This post is for Gilly, who wrote in her blog Winds of Change about her pots of mimulus.
Here in Southern California, Orange Monkeyflower, or Mimulus aurantiacus grows wild in our Santa Monica Mountains. They're shrubby, with woody stems, and grow in full sun. The flowers are a beautiful shade of pale orange, and display a flash of creamy white inside the throat - the color of a creamsicle ice cream bar.
There are other wild species of mimulus that grow here, too, like these yellow ones, Mimulus brevipes. It looks like its cousin, Mimulus guttatus, only the Stream monkeyflower grows in wet habitats - like you might expect - while the shy brevipes likes dry rocky places, and grows beneath larger plants.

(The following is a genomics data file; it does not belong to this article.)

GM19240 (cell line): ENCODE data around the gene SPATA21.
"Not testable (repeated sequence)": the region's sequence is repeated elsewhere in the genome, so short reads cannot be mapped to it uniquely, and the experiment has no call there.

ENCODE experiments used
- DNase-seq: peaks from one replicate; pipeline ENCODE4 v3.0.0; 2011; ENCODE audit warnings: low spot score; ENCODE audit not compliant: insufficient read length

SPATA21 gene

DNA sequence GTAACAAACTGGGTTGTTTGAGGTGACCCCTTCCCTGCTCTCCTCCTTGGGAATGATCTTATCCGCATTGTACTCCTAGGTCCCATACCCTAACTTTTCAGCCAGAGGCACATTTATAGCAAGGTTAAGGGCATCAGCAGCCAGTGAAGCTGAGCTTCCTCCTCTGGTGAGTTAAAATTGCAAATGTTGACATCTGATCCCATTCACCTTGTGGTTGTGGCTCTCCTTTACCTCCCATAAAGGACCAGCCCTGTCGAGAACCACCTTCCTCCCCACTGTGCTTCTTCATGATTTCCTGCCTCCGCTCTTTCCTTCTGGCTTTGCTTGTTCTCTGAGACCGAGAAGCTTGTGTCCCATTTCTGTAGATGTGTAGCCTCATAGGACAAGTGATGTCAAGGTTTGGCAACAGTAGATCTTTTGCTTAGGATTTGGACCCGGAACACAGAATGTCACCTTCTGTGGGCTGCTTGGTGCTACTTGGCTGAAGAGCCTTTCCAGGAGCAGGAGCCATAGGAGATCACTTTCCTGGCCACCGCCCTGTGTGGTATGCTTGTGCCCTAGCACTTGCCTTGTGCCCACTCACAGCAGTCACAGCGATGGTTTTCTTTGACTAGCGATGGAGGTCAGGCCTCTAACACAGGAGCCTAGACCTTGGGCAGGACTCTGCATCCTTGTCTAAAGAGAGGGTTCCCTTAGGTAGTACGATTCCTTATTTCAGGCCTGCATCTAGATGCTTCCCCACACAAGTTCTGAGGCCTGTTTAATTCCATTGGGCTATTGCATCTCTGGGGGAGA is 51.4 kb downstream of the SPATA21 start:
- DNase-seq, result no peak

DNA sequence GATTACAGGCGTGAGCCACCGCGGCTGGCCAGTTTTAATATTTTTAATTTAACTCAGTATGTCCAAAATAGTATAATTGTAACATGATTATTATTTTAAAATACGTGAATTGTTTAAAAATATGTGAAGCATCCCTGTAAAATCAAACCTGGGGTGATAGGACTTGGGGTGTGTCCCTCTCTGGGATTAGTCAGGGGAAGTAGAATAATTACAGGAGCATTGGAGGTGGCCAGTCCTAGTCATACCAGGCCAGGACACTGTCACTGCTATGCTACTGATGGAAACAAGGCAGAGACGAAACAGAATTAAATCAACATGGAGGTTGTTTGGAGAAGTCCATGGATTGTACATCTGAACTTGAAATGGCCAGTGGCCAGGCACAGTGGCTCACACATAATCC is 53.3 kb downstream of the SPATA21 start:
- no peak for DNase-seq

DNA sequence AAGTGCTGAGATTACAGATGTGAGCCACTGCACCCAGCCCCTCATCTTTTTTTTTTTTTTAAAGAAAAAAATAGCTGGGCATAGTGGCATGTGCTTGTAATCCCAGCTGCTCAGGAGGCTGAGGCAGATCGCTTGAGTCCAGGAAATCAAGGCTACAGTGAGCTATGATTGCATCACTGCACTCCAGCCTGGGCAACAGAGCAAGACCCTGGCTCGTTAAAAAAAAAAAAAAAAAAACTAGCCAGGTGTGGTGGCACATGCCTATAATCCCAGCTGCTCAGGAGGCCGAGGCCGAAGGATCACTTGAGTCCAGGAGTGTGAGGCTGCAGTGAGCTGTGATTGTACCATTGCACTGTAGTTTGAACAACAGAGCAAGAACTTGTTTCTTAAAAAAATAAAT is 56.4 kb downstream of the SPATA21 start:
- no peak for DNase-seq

There are many species of mimulus, and these versatile plants enjoy a wide range of habitats - making their hybrids and selected varieties great garden plants. You can get annual Monkeyflower seeds or bedding plants in all kind of bright colors, with colorfully spotted and speckled flowers.
The drought-tolerant species are great for those who want a pretty yet less thirsty garden. Horticulturalists have selected and bred special plants of Mimulus aurantiacus with flowers in a range of colors, for gardeners to choose.
Here is one in a pretty plummy color at a garden I toured earlier this spring.
But I always like best the monkeyflowers I see as I drive up the winding S-curves of Topanga Canyon Boulevard. They cling like the monkeys they're named after to the tan rocks of the cliff that rise vertically above the pavement.
I've taken hundreds and hundreds of photos of monkeyflowers, and I think I can never quite capture their perfect creamsicle color. But I can't stop trying.